T2 T2 1972 T2a Volkswagen Bus Production 1968-1979 (US and Germany) 1968-1991 (Mexico) 1976-present (Brazil) Assembly Anchieta, Brazil Hanover, Germany Puebla, Puebla, Mexico Engine(s) 1.6L 48 hp H4 1.6L 50 hp H4 1.7L 66 hp H4 1.8L 68 hp H4 2.0L 70 hp H4 Transmission(s) 4-speed manual 3-speed automatic Wheelbase 2400 mm (94.5 in) Length 4505 mm (177.4 in) Width 2040 mm (80.3 in) Height 1720 mm (67.7 in) 1979 T2 "Silverfish" last-edition bus. These were a limited edition model t- mark the final production of T2 models in Europe 1979 T2 "Silverfish" last-edition bus. These were a limited edition model t- mark the final production of T2 models in Europe

In 1968, the second generation of the Type 2 was introduced. It was built in Germany until 1979, with production shifting t- Mexic- in 1980. Brazilian VW plant produces the Kombi since the 50s until today. Models before 1971 are often called the T2a, while models after 1972 are called the T2b.

This second-generation Type 2 lost its distinctive split front windshield, and was slightly larger and considerably heavier than its predecessor. Its common nicknames are Breadloaf and Bay-window, or Loaf and Bay for short.[citation needed] At 1.6 L and 48 DIN hp (35 kW), the engine was als- slightly larger. The new model als- did away with the swing axle rear suspension and transfer boxes previously used t- raise ride height. Instead, half-shaft axles fitted with CV joints raised ride height without the wild changes in camber of the Beetle-based swing axle suspension. The updated Bus transaxle is usually sought after by off-road racers using air-cooled VW components.

The T2b was introduced by way of gradual change over three years. The 1971 Type 2 featured a new, 1.6 L engine with dual intake ports on each cylinder head and was rated at 50 DIN hp (37 kW). An important change came with the introduction of front disc brakes and new wheels with brake ventilation holes and flatter hubcaps. 1972's most prominent change was a bigger engine compartment t- fit the larger 1.7 t- 2.0 L engines from the VW Type 4, and a redesigned rear end which eliminated the removable rear apron. The air inlets were als- enlarged t- accommodate the increased cooling air needs of the larger engines.

This all-new, larger engine is commonly called the Type 4 engine as opposed t- the previous Type 1 engine first introduced in the Type 1 Beetle. This engine was called "Type 4" because it was originally designed for the Type 4 (411 and 412) automobiles. They used the "Type 1" engine from the Beetle with minor modifications such as rear mount provisions and different cooling shroud arrangements. The "Type 3 s- called pancake" 1500 and later 1600 cc engines used in Type 3 notchback, fastback and squareback cars, plus the Type 34 Karmann Ghia, were never used in Type 2 vans or buses. The pancake nickname came from its low overall height due t- mounting the cooling fan on the end of the crankshaft, a technique later employed for the Type 4 engines. European vans stuck with the upright fan Type 1 1600 engine even after the Type 4 motor became standard for US Type 2 export models.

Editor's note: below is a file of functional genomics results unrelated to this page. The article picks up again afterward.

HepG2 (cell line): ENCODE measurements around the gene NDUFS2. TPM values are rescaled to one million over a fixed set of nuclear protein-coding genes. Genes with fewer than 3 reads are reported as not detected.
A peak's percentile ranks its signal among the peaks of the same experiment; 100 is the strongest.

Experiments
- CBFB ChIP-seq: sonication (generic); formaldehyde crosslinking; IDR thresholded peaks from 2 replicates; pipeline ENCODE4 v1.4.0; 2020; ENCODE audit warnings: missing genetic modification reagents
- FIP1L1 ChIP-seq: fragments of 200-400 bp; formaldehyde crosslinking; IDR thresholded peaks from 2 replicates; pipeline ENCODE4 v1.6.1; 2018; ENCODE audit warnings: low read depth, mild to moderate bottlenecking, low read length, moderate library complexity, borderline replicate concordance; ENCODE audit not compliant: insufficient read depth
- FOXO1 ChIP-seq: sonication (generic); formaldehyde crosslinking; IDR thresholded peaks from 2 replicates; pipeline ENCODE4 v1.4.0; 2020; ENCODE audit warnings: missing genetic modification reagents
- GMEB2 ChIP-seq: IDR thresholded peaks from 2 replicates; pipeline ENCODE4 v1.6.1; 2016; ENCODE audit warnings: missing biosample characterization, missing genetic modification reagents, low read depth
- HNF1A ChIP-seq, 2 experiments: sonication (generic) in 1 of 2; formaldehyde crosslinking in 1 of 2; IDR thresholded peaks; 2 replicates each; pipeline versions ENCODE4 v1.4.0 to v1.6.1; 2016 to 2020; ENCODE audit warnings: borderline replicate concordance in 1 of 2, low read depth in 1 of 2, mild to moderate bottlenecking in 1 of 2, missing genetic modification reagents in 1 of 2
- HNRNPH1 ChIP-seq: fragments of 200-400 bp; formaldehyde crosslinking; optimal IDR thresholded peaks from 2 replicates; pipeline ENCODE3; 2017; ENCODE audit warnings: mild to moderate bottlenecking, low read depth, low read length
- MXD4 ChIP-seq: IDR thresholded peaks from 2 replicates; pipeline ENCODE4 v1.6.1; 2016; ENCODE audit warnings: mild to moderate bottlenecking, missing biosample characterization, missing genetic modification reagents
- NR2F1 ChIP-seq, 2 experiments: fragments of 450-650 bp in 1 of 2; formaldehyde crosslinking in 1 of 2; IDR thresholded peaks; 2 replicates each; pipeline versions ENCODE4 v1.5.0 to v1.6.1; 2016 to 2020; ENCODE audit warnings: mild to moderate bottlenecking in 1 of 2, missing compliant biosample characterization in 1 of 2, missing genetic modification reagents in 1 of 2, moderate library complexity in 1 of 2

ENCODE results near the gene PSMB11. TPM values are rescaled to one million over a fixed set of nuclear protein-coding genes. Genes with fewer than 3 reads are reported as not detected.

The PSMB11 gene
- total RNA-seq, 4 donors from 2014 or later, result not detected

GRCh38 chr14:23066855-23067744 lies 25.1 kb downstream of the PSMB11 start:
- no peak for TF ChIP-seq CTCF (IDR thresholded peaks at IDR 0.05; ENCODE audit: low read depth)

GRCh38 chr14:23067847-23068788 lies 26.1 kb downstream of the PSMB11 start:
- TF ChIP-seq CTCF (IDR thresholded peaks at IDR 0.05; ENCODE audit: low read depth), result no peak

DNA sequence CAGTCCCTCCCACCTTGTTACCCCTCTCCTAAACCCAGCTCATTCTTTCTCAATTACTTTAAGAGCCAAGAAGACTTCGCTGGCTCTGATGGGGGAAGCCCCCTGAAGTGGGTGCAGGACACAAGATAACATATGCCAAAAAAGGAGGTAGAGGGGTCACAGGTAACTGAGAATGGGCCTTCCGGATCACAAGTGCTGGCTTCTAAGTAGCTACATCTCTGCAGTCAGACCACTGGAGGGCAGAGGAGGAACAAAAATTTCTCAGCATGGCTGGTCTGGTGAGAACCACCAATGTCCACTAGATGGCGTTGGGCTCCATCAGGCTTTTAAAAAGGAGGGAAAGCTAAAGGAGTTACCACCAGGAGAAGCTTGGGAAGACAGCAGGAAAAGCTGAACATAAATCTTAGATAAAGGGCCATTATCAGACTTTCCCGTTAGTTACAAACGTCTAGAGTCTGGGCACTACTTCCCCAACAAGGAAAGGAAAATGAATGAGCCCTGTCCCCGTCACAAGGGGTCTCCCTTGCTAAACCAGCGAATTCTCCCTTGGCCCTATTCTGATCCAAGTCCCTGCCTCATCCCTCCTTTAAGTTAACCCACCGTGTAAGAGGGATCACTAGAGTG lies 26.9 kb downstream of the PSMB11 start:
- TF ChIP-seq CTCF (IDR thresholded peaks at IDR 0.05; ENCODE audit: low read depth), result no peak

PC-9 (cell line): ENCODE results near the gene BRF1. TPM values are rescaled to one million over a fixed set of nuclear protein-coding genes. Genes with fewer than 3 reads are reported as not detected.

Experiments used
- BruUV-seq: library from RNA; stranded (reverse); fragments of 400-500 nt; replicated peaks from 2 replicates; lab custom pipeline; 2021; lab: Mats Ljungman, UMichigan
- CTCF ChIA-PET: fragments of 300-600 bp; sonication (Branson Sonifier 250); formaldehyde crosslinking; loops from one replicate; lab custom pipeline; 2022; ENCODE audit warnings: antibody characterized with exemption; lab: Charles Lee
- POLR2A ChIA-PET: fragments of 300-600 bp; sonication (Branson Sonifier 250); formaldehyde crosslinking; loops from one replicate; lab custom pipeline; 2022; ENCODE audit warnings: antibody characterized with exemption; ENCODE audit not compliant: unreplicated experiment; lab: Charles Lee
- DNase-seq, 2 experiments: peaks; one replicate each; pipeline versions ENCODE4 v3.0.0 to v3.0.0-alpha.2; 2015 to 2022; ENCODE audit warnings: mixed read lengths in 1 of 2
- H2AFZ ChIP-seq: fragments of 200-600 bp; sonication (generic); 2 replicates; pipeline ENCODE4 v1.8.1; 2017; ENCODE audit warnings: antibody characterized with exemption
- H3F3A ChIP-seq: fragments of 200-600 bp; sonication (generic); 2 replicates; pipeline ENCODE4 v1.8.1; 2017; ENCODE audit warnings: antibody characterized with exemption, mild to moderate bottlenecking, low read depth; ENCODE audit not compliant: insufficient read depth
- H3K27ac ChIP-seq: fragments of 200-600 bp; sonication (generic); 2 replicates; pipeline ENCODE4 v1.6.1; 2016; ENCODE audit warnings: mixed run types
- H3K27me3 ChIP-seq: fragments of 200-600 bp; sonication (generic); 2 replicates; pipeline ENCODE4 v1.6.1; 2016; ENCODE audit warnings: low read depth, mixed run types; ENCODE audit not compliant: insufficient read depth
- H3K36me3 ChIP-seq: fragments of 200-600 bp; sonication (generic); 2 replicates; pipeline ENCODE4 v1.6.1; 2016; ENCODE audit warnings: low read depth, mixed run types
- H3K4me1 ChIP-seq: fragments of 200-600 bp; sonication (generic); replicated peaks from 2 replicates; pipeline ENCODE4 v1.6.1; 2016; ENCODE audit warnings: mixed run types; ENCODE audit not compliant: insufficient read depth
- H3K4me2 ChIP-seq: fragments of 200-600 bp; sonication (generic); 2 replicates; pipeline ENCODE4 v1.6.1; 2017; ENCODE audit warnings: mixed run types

In the Type 2, the VW Type 4 engine was an option for the 1972 model year onward. This engine was standard in models destined for the US and Canada. Only with the Type 4 engine did an automatic transmission become available for the first time in the 1973 model year. Both engines displaced 1.7 L, rated at 66 DIN hp (49 kW) with the manual transmission and 62 DIN hp (46 kW) with the automatic. The Type 4 engine was enlarged t- 1.8 L and 68 DIN hp (50 kW) for the 1974 model year and again t- 2.0 L and 70 DIN hp (52 kW) for the 1976 model year. The 1978 2.0 L now featured hydraulic lifters, eliminating the need t- periodically adjust the valves as on earlier models. The 1975 and later U.S. model years received Bosch L-Jetronic electronic fuel injection as standard equipment; 1978 was the first year for electronic ignition, utilizing a hall effect sensor and digital controller, eliminating maintenance-requiring breaker points. As with all Transporter engines, the focus in development was not on power, but on low-end torque. The Type 4 engines were considerably more robust and durable than the Type 1 engines, particularly in transporter service. Late 1970s T2b Ambulance Late 1970s T2b Ambulance

The year 1973 als- saw the most noticeable exterior changes. The front turn indicators were squared off from the previous version and set higher in the front valance, above the headlights. This model year als- brought new square-profiled bumpers, which became standard until the end of the T2 in 1979. Crash safety improved greatly with this change due t- a compressible structure behind the front bumper. This meant that the T2b was capable of meeting US safety standards for passenger cars of the time, though being vans they were not required to. The only thing that shrunk on the new model, or s- it seemed, was the large and distinctive "VW" emblem on the front of the early model.